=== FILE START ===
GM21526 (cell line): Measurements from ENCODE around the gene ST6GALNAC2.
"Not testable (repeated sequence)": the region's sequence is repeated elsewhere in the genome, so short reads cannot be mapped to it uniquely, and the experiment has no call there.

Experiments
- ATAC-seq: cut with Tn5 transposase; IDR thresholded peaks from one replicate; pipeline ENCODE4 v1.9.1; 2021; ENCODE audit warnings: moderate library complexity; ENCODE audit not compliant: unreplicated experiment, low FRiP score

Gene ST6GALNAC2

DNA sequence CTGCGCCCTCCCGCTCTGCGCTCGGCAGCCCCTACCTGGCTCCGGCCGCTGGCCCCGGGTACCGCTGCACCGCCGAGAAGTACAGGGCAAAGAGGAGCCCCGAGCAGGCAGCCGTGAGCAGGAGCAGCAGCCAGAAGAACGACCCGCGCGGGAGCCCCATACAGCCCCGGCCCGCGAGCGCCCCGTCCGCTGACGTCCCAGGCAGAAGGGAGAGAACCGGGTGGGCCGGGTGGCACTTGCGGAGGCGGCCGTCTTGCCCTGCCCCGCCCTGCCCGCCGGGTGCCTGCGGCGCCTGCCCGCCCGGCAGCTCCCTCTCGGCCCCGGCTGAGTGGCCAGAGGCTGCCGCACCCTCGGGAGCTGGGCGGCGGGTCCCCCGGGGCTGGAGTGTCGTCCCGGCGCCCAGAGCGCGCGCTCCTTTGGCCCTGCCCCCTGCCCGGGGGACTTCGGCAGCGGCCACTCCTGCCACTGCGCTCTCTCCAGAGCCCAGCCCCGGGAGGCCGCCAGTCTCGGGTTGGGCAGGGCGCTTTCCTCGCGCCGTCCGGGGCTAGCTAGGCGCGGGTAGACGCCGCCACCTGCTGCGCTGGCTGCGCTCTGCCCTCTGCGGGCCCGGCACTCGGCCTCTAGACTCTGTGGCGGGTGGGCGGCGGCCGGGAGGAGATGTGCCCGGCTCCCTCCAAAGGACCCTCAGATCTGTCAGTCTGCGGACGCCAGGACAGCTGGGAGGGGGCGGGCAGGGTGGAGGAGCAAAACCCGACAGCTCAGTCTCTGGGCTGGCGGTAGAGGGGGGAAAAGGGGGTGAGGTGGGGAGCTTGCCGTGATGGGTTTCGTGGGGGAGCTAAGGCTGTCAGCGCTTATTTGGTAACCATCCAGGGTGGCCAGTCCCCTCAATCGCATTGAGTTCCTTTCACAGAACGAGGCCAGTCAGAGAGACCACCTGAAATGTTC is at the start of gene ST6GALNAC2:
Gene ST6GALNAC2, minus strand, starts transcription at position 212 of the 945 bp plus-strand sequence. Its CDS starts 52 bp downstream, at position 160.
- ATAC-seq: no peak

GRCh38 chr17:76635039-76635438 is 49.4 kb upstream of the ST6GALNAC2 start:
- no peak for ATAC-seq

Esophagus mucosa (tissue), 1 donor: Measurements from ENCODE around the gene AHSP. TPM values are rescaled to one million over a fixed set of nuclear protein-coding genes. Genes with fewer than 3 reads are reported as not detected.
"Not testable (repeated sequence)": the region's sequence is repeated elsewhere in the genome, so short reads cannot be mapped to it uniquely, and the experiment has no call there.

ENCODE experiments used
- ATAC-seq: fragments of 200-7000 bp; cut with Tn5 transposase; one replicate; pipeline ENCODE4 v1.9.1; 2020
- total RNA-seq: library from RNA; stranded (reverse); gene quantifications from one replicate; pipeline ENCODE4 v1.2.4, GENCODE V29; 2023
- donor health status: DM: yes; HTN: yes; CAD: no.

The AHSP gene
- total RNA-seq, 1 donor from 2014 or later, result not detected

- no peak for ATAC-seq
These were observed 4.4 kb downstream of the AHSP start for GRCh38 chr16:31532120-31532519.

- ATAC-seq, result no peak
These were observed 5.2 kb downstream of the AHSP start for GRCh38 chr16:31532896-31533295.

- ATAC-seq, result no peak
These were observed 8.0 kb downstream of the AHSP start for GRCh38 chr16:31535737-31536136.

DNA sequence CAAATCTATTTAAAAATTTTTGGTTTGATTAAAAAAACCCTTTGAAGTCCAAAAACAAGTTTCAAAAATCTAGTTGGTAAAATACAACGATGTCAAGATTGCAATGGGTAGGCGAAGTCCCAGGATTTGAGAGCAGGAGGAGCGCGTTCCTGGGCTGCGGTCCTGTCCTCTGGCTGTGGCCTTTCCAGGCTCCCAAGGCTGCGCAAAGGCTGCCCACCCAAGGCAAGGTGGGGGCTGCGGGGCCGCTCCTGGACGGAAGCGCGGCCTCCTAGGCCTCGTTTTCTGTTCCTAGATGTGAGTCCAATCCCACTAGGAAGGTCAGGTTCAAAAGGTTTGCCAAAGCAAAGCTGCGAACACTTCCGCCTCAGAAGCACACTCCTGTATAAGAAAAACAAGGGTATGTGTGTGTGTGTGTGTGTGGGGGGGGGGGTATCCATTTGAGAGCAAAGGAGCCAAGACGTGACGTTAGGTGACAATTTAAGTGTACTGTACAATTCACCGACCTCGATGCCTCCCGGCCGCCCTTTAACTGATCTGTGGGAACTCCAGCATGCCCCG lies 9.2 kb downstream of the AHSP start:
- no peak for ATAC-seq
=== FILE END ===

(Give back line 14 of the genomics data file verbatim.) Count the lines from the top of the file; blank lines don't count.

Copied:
- ATAC-seq: fragments of 200-7000 bp; cut with Tn5 transposase; one replicate; pipeline ENCODE4 v1.9.1; 2020